This one seems like a no-brainer.
A tech company releases a $79 computer, so it has to be a low-end disruption, right?
Well, not exactly.
See, the way a low-end disruption works is by targeting those customers that are most over-served in the marketplace. It does this with a set of features that are considered just “good enough” to get the job done that those customers are looking to “hire.” As market incumbents begin to lose these over-served customers at the low-end of the market, they are happy to focus their efforts on the high-end, more profitable side of the market. Meanwhile, the “disruptor” slowly moves up the value chain with each successive sustainable innovation, capturing more and more market share.
In the case of Endless, this is a company that is not targeting over-served customers; rather, it is targeting non-customers (i.e., “non-consumption”). With the release of the Endless Mini – an internet-optional, budget-friendly computer – Endless is able to target those that can’t afford other computers that are offered in the marketplace. In contrast to low-end disruption, these customers aren’t gravitating away from incumbent product offerings, they are gravitating away from no product offering at all. Seen in this light, Endless’ “disruption” is much less about simply having a low-priced offering as much as it is about entering the market with a different value proposition.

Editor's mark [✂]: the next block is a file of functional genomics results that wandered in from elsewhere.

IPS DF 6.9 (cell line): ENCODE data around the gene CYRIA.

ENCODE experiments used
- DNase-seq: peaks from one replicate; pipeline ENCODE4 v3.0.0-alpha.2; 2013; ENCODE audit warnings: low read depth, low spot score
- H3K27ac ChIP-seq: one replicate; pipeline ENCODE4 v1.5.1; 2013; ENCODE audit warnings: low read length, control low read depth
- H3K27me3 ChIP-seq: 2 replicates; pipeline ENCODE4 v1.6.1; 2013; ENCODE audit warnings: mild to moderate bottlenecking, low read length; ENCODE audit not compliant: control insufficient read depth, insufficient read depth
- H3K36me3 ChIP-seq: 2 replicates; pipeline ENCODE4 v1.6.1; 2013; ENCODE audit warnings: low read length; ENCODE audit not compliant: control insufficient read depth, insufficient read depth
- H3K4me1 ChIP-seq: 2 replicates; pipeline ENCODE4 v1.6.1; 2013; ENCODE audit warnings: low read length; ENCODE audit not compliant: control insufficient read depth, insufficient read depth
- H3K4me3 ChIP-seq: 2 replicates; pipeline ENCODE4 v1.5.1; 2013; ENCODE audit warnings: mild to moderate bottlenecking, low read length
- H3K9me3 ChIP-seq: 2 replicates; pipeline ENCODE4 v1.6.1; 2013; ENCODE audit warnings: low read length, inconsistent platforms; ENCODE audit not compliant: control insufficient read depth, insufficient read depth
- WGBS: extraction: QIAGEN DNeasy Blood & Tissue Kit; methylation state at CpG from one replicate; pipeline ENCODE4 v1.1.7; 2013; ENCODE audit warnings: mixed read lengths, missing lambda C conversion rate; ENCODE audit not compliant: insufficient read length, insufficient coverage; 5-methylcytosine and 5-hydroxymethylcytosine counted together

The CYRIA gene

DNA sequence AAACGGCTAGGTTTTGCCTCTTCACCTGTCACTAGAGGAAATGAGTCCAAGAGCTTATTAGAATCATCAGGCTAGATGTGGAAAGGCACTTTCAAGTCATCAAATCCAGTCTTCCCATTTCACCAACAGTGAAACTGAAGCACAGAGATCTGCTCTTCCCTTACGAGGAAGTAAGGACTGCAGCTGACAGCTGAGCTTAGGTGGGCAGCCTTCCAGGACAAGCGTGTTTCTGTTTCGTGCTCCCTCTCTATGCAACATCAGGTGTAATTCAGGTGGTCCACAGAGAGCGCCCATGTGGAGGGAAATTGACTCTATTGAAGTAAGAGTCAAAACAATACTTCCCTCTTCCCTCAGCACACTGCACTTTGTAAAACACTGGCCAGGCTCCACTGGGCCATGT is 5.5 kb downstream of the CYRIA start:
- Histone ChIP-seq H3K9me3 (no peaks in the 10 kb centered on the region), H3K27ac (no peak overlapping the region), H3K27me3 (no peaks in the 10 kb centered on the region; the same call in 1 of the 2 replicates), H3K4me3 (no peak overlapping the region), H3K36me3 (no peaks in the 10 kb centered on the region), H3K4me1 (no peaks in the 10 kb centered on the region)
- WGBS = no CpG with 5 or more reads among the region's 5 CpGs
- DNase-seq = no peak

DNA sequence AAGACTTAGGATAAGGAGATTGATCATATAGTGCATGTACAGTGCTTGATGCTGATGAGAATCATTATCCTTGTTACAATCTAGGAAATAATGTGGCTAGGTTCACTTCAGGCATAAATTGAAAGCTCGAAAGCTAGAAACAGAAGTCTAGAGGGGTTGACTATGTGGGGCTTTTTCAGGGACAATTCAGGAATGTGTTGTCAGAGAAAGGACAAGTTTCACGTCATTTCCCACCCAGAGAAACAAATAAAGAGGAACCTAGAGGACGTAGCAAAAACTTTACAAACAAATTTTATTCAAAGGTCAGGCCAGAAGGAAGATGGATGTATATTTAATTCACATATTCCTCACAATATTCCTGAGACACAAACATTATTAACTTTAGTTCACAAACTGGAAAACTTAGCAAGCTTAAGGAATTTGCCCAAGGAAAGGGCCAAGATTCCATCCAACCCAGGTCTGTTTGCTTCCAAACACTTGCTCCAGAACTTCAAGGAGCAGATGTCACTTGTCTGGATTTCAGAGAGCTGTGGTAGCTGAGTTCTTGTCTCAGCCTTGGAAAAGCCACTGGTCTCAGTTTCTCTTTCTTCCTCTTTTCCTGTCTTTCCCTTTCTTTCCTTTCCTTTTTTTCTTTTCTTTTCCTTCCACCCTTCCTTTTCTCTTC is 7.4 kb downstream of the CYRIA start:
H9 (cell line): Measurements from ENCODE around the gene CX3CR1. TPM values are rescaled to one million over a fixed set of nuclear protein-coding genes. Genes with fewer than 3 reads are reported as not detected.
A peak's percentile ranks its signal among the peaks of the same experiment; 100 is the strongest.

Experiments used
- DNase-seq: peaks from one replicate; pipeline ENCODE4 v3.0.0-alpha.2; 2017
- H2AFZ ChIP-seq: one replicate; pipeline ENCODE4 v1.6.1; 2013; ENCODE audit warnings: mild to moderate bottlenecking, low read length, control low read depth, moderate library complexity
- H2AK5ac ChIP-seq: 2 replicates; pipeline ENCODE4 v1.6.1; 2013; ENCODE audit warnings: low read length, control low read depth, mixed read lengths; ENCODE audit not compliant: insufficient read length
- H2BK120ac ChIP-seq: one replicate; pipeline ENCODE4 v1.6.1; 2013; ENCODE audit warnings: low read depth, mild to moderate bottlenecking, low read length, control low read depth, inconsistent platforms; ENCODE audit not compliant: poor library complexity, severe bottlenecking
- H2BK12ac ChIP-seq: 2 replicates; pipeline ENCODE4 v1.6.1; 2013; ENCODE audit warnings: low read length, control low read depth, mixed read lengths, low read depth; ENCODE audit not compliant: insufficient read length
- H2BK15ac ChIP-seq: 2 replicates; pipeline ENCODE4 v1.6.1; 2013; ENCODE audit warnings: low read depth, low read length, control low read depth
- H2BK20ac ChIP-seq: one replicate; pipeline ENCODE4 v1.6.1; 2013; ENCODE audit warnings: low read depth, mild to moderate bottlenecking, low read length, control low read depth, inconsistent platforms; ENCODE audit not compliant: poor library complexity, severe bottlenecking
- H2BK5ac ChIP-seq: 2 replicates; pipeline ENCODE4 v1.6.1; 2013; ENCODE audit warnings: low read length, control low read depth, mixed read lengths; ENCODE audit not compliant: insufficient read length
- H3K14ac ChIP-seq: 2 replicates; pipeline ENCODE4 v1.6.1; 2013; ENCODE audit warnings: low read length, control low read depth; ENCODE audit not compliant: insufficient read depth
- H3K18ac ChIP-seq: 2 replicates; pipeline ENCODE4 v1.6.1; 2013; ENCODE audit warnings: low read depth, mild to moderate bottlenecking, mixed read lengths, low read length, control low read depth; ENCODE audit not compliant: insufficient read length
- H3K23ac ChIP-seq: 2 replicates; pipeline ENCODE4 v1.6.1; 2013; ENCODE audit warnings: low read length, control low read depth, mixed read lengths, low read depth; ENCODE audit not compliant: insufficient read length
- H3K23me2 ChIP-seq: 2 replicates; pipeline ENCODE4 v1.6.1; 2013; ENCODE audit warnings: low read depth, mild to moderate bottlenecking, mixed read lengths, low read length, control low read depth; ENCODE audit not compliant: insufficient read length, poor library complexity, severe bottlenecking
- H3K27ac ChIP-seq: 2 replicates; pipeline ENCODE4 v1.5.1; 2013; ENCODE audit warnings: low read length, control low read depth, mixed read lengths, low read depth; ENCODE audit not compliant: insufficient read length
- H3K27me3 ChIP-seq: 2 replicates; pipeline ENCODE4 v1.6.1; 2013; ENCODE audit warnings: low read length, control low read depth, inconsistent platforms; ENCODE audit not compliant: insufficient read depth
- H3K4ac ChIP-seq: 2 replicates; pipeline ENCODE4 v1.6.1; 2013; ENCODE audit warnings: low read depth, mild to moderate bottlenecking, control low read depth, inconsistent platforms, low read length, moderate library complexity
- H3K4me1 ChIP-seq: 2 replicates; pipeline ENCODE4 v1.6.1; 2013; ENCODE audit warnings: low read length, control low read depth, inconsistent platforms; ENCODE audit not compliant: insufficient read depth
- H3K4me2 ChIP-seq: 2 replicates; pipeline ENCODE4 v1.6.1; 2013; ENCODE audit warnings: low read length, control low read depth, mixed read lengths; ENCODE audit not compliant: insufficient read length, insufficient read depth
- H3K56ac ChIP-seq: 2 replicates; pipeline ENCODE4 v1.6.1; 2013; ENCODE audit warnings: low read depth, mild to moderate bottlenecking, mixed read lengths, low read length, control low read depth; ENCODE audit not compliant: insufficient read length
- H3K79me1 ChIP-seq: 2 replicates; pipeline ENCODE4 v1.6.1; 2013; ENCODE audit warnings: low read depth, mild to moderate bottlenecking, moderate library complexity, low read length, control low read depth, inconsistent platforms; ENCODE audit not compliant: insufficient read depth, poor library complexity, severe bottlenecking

The key question here is: has Endless truly uncovered a job-to-be-done with their $79 computer?
Interested in learning more about the job-to-be-done theory, discovering a new-market, and low-end disruption? Check out HBX Disruptive Strategy with Clayton Christensen.